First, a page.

How to report on AI in elections

Jan 2, 2024 in Combating Mis- and Disinformation
Hand holding "I Voted" Sticker

From image generators to chatbots, artificial intelligence (AI) is everywhere today; some AI services boast hundreds of millions of users. With one pivotal election just behind us in Argentina, and many more approaching all around the world in 2024, people are worried about AI’s ability to spread electoral misinformation.

While some of these concerns may be exaggerated, it’s still vital that journalists understand how the growing field of AI could affect the political sphere. 

In a recent ICFJ Disarming Disinformation: Investigative masterclass, AP global investigative journalist Garance Burke discussed how to report on AI’s interactions with politics effectively.

Get back to basics

Learning basic terms is a good place to start when researching AI and its impacts. Here are some must-know definitions to remember:

  • Artificial intelligence, or AI, is the catch-all phrase for computer systems, softwares or processes that mimic aspects of human cognition. No AI is on par with a real human brain – yet.
  • An algorithm is a sequence of instructions for how to solve a problem or perform a task. Algorithms are the basis for speech and facial recognition softwares, as well as predictive tools, which analyze past data to forecast future events or patterns.
  • Large language models, or LLMs, are AI systems that use statistics to uncover patterns in written data, which they then use to generate responses to queries. ChatGPT is an example of an LLM; essentially, these systems examine hoards of data from the internet to predict how words can be strung together in a sentence, and then imitate what they find.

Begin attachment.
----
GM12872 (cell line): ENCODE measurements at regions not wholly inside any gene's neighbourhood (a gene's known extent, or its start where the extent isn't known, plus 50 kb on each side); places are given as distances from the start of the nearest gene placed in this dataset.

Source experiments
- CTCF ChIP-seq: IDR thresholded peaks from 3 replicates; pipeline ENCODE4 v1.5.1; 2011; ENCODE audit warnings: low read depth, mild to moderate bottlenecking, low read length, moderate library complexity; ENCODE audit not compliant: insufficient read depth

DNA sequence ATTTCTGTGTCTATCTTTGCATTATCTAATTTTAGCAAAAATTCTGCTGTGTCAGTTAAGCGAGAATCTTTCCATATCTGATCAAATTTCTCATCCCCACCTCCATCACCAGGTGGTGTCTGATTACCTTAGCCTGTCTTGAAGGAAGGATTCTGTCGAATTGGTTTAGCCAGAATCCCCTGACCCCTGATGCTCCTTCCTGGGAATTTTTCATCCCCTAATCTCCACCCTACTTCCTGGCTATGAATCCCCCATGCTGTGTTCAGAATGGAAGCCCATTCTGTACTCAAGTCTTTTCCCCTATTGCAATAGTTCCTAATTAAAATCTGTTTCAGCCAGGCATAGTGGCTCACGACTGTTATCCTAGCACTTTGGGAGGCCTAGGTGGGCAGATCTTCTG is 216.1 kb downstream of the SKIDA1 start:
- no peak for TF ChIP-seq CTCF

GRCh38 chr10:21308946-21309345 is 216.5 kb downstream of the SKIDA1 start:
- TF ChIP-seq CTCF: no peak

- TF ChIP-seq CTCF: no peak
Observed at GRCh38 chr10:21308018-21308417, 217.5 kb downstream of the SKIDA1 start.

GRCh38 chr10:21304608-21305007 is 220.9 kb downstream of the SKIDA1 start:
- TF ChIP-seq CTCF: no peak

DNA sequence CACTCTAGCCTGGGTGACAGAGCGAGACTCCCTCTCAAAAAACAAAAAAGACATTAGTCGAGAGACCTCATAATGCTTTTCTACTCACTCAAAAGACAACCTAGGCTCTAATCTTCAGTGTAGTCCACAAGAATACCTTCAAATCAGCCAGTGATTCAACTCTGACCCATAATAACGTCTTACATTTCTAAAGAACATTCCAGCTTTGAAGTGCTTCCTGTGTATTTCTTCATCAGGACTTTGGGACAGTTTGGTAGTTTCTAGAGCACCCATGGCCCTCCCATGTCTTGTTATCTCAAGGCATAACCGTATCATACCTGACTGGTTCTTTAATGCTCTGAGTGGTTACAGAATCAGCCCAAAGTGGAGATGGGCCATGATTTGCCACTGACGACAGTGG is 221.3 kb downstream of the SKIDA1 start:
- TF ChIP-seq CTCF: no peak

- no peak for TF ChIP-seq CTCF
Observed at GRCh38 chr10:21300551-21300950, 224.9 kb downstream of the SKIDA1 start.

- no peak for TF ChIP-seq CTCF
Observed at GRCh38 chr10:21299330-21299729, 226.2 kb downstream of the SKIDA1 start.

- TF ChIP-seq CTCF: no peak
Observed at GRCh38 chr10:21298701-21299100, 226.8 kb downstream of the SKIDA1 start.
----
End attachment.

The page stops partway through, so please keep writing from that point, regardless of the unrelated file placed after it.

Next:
When interviewing subjects on AI systems, it’s important to ask basic questions, too. How do these systems work? Where are they being used? What do they do and how well are they doing it? 

“It’s important to demystify the ways in which these tools work and help bring your audience in so that they can understand as well,” said Burke.

During elections, retain this mindset of simplicity when speaking to election monitors and campaign managers. Ask yourself, said Burke: “If I were a campaign manager, what would I want to predict? What data would be useful to me?”

Research resources

In a tech-heavy subject like AI, outside resources can help journalists understand and communicate the true impact of these tools on elections. The AP Stylebook (which can be accessed through a subscription) recently added an entire chapter on AI reporting. The Aspen Institute also has AI primers for journalists.

If you live in a country where AI technology is developing rapidly, it may be easy to find tech gurus and AI experts. If you don’t, Burke recommended speaking to academics who study AI, as well as NGOs concerned with privacy, digital rights, and tracking AI models. Some examples include Privacy International, Human Rights Watch, Amnesty International, and the Electronic Frontier Foundation.

Regardless of where you live, once you start investigating AI, it’s vital to seek out experts who can provide explanations and insights. “[AI is] one of those realms where engineers feel like journalists never really understand,” said Burke. “You’ll always get plenty of people who will feel the need to tell you how this works from the beginning, and that’s a good thing, because that will build your own confidence and understanding.”

Think regionally

In some countries, AI will be used to spread information, both credible and false, among the public during election seasons. In others, AI will not be nearly as important to the outcome of an election. Consider where you’re reporting and how likely AI use is in that location – and how effective it will be among voters there.